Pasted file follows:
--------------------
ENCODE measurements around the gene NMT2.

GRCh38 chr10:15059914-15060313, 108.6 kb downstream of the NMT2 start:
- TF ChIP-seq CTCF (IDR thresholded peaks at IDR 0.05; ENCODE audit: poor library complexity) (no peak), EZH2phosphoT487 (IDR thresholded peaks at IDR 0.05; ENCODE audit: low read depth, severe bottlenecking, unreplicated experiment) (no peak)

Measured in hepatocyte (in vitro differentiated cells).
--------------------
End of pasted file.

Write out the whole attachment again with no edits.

ENCODE measurements around the gene NMT2.

GRCh38 chr10:15059914-15060313, 108.6 kb downstream of the NMT2 start:
- TF ChIP-seq CTCF (IDR thresholded peaks at IDR 0.05; ENCODE audit: poor library complexity) (no peak), EZH2phosphoT487 (IDR thresholded peaks at IDR 0.05; ENCODE audit: low read depth, severe bottlenecking, unreplicated experiment) (no peak)

Measured in hepatocyte (in vitro differentiated cells).